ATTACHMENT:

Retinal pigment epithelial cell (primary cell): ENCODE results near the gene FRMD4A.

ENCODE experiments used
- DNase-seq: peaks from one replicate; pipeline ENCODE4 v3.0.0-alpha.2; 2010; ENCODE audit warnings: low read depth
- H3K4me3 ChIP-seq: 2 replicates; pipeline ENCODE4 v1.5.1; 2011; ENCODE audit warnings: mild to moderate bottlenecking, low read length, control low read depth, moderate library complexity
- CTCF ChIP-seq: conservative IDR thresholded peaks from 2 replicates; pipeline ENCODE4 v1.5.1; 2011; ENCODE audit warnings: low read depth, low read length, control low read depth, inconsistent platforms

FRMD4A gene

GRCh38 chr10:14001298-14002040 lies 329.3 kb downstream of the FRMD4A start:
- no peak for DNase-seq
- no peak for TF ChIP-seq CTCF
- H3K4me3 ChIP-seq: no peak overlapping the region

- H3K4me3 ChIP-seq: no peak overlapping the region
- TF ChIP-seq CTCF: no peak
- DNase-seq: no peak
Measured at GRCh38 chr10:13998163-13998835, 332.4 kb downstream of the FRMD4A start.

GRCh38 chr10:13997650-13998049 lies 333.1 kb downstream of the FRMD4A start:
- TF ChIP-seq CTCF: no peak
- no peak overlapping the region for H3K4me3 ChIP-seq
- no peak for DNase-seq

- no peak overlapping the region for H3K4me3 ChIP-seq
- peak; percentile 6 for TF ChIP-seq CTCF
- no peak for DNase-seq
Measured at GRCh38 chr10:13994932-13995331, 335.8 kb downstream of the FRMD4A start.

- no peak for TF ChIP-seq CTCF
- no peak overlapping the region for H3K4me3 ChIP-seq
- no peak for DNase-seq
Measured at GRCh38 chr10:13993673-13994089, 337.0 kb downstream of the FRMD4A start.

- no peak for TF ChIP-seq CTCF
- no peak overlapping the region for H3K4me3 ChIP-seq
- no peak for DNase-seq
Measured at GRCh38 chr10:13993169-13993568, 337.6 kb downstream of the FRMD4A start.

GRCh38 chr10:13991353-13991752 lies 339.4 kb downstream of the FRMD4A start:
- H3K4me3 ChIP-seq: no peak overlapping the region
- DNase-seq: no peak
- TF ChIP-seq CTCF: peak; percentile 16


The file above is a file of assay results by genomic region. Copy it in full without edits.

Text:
Retinal pigment epithelial cell (primary cell): ENCODE results near the gene FRMD4A.

ENCODE experiments used
- DNase-seq: peaks from one replicate; pipeline ENCODE4 v3.0.0-alpha.2; 2010; ENCODE audit warnings: low read depth
- H3K4me3 ChIP-seq: 2 replicates; pipeline ENCODE4 v1.5.1; 2011; ENCODE audit warnings: mild to moderate bottlenecking, low read length, control low read depth, moderate library complexity
- CTCF ChIP-seq: conservative IDR thresholded peaks from 2 replicates; pipeline ENCODE4 v1.5.1; 2011; ENCODE audit warnings: low read depth, low read length, control low read depth, inconsistent platforms

FRMD4A gene

GRCh38 chr10:14001298-14002040 lies 329.3 kb downstream of the FRMD4A start:
- no peak for DNase-seq
- no peak for TF ChIP-seq CTCF
- H3K4me3 ChIP-seq: no peak overlapping the region

- H3K4me3 ChIP-seq: no peak overlapping the region
- TF ChIP-seq CTCF: no peak
- DNase-seq: no peak
Measured at GRCh38 chr10:13998163-13998835, 332.4 kb downstream of the FRMD4A start.

GRCh38 chr10:13997650-13998049 lies 333.1 kb downstream of the FRMD4A start:
- TF ChIP-seq CTCF: no peak
- no peak overlapping the region for H3K4me3 ChIP-seq
- no peak for DNase-seq

- no peak overlapping the region for H3K4me3 ChIP-seq
- peak; percentile 6 for TF ChIP-seq CTCF
- no peak for DNase-seq
Measured at GRCh38 chr10:13994932-13995331, 335.8 kb downstream of the FRMD4A start.

- no peak for TF ChIP-seq CTCF
- no peak overlapping the region for H3K4me3 ChIP-seq
- no peak for DNase-seq
Measured at GRCh38 chr10:13993673-13994089, 337.0 kb downstream of the FRMD4A start.

- no peak for TF ChIP-seq CTCF
- no peak overlapping the region for H3K4me3 ChIP-seq
- no peak for DNase-seq
Measured at GRCh38 chr10:13993169-13993568, 337.6 kb downstream of the FRMD4A start.

GRCh38 chr10:13991353-13991752 lies 339.4 kb downstream of the FRMD4A start:
- H3K4me3 ChIP-seq: no peak overlapping the region
- DNase-seq: no peak
- TF ChIP-seq CTCF: peak; percentile 16